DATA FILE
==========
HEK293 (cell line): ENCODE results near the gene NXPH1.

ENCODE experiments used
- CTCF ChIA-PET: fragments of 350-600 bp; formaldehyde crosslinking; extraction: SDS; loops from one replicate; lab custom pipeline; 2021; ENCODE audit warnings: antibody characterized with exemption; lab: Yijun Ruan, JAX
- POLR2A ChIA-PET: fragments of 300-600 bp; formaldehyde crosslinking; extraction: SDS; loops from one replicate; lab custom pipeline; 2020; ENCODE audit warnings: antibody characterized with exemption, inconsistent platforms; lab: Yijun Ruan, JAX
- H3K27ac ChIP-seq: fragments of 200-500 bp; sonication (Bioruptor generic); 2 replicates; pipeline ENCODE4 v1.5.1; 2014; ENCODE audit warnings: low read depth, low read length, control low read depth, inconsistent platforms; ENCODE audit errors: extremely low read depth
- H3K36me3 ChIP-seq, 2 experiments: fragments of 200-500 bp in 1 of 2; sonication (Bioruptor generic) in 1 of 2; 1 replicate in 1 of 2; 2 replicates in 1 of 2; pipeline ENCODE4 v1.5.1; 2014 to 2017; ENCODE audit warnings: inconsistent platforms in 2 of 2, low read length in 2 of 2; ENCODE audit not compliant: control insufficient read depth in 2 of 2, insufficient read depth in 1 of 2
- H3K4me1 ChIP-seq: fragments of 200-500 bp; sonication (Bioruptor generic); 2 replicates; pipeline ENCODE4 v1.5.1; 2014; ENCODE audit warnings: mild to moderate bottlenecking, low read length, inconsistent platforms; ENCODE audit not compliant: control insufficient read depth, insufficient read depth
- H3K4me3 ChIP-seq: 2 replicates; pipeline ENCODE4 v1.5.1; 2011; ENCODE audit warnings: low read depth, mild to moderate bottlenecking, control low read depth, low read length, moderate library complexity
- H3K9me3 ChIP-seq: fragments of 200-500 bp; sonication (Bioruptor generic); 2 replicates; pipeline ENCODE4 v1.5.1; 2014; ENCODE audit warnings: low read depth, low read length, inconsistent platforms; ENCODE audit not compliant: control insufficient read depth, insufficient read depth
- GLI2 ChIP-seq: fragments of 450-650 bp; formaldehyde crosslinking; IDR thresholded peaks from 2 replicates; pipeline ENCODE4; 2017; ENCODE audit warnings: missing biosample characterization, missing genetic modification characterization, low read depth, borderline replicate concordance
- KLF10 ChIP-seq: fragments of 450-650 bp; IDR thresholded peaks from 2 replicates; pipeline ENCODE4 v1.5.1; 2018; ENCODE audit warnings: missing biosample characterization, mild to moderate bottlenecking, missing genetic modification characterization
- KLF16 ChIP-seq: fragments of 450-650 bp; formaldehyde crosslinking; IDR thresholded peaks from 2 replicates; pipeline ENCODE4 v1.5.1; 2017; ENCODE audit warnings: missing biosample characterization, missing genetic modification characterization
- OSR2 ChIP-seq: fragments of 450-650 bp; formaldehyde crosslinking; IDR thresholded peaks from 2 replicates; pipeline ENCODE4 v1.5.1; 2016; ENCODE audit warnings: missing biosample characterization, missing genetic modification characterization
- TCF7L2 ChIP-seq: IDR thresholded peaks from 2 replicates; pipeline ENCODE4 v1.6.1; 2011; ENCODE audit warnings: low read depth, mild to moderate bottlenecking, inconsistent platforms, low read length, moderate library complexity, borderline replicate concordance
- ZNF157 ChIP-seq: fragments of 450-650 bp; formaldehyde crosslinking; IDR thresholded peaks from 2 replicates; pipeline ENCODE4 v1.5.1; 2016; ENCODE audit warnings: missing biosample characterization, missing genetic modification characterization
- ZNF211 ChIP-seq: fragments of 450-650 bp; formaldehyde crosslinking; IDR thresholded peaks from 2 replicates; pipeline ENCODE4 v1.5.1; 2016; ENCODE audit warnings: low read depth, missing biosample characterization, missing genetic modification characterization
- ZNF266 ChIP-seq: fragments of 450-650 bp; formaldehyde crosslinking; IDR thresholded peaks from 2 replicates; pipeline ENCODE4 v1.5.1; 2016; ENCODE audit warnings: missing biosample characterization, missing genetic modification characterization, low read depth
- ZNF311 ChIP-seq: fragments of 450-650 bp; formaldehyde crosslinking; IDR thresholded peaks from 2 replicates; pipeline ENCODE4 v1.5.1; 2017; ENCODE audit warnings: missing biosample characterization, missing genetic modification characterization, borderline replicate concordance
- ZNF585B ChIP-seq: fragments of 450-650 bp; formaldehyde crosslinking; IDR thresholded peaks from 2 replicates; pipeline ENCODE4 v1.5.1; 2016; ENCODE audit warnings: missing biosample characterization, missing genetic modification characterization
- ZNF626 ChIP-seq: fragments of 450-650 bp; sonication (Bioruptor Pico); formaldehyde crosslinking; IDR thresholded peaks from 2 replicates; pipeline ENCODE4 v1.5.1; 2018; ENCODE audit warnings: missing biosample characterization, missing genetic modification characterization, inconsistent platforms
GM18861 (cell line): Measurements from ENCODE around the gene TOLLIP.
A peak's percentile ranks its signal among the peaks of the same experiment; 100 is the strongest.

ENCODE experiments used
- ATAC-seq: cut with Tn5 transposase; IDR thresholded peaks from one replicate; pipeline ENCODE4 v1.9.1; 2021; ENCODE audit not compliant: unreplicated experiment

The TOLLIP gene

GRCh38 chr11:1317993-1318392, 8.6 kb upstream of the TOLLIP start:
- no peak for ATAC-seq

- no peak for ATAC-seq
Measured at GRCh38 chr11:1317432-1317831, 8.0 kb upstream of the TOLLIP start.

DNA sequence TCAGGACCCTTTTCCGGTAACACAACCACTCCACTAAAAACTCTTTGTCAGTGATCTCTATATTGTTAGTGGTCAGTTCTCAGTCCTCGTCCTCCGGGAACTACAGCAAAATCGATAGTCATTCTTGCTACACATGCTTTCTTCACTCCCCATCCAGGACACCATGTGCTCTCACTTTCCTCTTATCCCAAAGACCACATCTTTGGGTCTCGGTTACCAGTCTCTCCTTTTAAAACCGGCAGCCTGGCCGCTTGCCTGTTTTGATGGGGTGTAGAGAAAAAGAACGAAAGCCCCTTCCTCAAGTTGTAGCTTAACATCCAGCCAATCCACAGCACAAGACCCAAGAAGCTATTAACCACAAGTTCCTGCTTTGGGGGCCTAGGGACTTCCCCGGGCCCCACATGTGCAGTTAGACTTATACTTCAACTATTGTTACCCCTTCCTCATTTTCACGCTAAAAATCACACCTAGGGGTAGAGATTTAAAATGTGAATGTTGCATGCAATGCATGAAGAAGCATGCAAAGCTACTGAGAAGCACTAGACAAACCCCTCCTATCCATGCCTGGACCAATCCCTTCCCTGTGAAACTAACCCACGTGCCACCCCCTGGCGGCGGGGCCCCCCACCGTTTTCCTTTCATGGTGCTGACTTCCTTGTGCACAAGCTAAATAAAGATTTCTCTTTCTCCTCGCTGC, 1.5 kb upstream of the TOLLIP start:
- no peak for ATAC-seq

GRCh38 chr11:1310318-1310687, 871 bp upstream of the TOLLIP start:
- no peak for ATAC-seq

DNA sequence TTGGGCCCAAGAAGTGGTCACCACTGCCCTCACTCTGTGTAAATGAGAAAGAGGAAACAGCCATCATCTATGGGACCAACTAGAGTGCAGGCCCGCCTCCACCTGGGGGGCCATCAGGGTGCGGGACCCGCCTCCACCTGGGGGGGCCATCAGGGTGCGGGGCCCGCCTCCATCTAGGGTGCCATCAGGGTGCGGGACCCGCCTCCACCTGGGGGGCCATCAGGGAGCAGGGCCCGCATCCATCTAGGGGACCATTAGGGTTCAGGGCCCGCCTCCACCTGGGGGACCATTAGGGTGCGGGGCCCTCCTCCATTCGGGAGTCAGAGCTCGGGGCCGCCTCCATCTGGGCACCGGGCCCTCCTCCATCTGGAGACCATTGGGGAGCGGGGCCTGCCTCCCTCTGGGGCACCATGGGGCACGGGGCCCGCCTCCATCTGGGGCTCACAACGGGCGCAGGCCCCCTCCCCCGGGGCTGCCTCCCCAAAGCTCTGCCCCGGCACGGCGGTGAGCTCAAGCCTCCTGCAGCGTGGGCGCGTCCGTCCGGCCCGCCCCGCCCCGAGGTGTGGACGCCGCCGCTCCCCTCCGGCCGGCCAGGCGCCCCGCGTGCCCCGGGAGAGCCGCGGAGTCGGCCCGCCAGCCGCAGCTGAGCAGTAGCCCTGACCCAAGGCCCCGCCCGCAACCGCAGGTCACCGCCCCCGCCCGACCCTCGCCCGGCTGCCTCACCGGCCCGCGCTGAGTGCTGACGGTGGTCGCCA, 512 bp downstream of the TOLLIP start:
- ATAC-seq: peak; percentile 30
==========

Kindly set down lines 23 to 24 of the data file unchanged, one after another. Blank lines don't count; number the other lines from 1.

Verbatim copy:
ENCODE experiments used
- ATAC-seq: cut with Tn5 transposase; IDR thresholded peaks from one replicate; pipeline ENCODE4 v1.9.1; 2021; ENCODE audit not compliant: unreplicated experiment